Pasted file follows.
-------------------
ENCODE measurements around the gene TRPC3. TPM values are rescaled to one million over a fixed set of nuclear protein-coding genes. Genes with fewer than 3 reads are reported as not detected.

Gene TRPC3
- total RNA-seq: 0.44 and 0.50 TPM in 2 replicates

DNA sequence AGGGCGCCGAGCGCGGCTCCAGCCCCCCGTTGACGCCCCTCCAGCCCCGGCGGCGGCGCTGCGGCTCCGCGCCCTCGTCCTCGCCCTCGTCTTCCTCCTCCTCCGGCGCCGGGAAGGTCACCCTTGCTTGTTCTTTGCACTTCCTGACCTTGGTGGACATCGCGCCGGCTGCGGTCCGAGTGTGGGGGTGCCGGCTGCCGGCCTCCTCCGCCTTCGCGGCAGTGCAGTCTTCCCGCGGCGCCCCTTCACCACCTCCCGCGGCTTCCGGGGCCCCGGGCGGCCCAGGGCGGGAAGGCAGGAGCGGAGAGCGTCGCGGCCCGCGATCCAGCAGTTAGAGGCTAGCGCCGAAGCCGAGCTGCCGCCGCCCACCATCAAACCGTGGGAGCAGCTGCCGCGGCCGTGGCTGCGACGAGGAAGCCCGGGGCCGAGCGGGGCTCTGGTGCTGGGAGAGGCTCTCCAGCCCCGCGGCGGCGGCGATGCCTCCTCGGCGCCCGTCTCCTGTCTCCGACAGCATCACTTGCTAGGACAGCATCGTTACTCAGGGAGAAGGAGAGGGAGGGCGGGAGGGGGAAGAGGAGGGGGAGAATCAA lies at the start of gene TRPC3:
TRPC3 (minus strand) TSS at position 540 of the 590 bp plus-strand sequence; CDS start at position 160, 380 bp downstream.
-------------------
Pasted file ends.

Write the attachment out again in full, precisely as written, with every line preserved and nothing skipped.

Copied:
ENCODE measurements around the gene TRPC3. TPM values are rescaled to one million over a fixed set of nuclear protein-coding genes. Genes with fewer than 3 reads are reported as not detected.

Gene TRPC3
- total RNA-seq: 0.44 and 0.50 TPM in 2 replicates

DNA sequence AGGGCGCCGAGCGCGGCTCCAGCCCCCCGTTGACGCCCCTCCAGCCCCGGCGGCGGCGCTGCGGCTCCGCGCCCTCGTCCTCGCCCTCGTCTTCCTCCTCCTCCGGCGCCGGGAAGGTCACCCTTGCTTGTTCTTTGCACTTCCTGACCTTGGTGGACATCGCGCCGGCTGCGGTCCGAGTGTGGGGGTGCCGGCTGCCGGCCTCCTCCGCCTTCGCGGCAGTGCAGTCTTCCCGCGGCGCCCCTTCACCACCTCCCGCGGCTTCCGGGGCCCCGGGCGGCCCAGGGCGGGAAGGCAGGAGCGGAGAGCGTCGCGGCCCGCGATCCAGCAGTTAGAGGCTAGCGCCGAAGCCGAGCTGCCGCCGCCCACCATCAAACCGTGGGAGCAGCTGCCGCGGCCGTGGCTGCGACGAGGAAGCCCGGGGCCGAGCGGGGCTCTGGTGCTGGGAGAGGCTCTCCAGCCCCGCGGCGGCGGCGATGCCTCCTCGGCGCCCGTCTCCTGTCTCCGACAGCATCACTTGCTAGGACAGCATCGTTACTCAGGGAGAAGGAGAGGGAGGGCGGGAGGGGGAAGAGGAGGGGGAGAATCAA lies at the start of gene TRPC3:
TRPC3 (minus strand) TSS at position 540 of the 590 bp plus-strand sequence; CDS start at position 160, 380 bp downstream.